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Reply 20 of 21, by bristlehog

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I think Echo PC II should be supported by lots of games for PCM sound output, as there's DIGPAK (by John Ratcliff) support. I'm going to check that soon as Echo PC II is coming my way, but Cloudschatze must have checked it already.

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About Hearsay 1000 compatible games: I'll test them out, but first it seems I have to acquire a period-adequate PC. My IBM 300GL PII-400 just can't do it, since the games usually are not coded to run on such systems, they're not tied to timer or video vertical blank, and run like there's a stuck fast forward button.

My first PC was 486 DX4-100 back in 1995, and everything before that is obscure for me. Do I need a fast 286 to check whatever games were there in the late 80's? Or is it a slow 386? A fast 386? A slow 486? I believe that 486 CPU appeared in the late 1989, but don't think it reached the general masses any soon.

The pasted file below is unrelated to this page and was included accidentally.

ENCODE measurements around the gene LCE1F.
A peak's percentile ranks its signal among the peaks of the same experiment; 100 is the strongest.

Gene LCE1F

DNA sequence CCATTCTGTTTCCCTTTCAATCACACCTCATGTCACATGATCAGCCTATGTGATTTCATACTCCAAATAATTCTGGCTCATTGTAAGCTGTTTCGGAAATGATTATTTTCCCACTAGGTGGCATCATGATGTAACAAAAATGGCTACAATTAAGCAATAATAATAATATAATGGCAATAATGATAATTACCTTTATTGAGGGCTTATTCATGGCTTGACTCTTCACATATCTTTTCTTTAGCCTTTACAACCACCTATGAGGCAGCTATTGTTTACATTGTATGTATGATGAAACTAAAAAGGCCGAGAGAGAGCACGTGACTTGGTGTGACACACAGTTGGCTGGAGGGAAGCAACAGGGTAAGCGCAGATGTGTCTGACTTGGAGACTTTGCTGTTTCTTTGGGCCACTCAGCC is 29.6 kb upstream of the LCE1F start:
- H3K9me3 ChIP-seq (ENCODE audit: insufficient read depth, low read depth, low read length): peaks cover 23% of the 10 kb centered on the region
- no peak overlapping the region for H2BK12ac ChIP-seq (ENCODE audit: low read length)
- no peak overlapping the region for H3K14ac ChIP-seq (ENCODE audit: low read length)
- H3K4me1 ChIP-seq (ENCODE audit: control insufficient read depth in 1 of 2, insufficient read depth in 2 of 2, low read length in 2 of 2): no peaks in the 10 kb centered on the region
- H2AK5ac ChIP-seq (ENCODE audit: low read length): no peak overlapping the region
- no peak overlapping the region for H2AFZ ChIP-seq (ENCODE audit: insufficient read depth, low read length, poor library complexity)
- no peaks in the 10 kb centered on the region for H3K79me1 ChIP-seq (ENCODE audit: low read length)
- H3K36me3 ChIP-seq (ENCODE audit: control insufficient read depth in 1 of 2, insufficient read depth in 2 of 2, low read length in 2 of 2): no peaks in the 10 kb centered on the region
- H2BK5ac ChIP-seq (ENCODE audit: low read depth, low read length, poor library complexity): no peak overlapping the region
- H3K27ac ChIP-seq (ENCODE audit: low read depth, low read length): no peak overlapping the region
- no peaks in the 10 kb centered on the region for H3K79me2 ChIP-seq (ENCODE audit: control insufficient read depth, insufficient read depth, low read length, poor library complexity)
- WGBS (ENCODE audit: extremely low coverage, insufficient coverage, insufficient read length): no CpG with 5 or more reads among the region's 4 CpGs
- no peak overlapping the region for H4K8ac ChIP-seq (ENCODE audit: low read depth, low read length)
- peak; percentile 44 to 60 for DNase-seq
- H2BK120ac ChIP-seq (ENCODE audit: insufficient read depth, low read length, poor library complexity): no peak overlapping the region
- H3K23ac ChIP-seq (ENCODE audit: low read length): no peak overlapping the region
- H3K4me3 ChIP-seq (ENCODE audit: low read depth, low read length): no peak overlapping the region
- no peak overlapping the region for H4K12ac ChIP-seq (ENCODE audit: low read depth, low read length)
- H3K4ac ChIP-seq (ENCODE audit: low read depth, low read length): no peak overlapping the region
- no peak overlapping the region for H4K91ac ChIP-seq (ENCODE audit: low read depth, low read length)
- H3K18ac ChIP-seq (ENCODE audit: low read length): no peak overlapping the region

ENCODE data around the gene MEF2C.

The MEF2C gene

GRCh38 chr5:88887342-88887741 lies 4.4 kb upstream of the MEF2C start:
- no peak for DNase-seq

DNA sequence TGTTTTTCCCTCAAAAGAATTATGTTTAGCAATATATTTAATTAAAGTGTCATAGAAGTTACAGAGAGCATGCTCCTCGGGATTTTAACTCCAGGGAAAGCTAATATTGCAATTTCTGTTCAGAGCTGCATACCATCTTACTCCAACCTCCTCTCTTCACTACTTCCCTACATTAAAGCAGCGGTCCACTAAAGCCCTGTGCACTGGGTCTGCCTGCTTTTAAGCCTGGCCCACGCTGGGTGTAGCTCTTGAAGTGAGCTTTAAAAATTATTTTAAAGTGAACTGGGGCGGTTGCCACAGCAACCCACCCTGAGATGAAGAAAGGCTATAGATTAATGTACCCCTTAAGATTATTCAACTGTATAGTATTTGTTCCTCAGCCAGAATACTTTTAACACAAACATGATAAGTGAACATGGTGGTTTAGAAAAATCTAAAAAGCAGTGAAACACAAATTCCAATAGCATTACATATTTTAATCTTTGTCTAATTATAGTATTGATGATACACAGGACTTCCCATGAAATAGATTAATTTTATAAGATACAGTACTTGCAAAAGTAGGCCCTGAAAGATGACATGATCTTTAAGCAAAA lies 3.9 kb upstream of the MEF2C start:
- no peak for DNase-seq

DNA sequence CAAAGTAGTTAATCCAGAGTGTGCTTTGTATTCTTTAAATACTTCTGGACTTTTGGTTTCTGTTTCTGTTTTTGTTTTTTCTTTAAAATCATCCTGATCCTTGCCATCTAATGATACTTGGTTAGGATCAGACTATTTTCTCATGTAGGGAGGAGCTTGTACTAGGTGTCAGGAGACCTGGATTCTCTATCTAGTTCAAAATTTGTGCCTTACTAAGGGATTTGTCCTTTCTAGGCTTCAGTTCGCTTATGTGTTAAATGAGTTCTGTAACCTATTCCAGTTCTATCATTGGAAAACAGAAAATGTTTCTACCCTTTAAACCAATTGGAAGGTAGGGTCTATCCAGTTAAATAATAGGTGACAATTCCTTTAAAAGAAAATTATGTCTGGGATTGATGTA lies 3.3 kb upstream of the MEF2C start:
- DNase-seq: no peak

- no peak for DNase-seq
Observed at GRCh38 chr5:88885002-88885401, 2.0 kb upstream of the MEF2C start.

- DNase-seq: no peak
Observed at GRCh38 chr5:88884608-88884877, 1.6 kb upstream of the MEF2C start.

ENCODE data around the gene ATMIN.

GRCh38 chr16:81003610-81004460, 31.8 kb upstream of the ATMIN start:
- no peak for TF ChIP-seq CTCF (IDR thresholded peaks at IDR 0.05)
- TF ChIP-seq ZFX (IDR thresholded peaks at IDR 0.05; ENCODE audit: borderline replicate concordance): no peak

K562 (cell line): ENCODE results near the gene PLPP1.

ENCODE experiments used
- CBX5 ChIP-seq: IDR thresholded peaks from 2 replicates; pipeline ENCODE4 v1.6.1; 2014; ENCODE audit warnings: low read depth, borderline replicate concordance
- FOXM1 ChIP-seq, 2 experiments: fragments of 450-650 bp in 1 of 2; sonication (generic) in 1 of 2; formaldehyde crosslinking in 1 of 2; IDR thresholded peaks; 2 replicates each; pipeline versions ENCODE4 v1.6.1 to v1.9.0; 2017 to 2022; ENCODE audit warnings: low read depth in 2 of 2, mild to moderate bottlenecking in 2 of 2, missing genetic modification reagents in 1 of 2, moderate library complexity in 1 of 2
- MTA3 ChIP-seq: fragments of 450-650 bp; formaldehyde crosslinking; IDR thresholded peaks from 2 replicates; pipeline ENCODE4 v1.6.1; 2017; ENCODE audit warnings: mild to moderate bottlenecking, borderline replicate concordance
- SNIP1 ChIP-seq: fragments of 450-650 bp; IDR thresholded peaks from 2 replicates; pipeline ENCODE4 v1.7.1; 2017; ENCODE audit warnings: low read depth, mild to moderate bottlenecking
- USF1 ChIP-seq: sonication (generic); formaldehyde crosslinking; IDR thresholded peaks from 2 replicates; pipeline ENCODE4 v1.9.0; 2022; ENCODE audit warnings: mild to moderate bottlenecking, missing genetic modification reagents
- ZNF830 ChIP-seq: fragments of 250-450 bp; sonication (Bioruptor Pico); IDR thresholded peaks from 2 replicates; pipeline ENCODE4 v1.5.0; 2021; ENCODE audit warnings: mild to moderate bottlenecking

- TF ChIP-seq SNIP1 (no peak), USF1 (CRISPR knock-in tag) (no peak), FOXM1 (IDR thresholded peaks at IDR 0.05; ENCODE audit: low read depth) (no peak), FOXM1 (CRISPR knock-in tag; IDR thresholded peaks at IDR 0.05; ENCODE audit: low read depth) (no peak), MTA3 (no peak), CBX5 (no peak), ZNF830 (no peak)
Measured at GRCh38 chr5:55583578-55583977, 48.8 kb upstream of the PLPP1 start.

Hardware comparisons and game system requirements: https://technical.city

Reply 21 of 21, by Cloudschatze

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bristlehog wrote:

I think Echo PC II should be supported by lots of games for PCM sound output, as there's DIGPAK (by John Ratcliff) support.

And AIL, by extension. Unfortunately, the PCM playback method/routine of the later Echo PC II isn't compatible with the earlier Echo PC+, limiting known software support of the latter to just a trio of Stickybear edutainment titles, and a half-dozen-or-so "read-along" books produced by Berta-Max.

bristlehog wrote:

...and run like there's a stuck fast forward button.

I had a similar problem with the Echo PC+ demonstration on the 486 system in the video. The internal CPU cache had to be disabled, and a separate TSR (FASTECHO.COM) had to be used, in order to get proper, non-chipmunk output. I imagine the 8086 and 80286 were probably the target class of systems for these types of cards.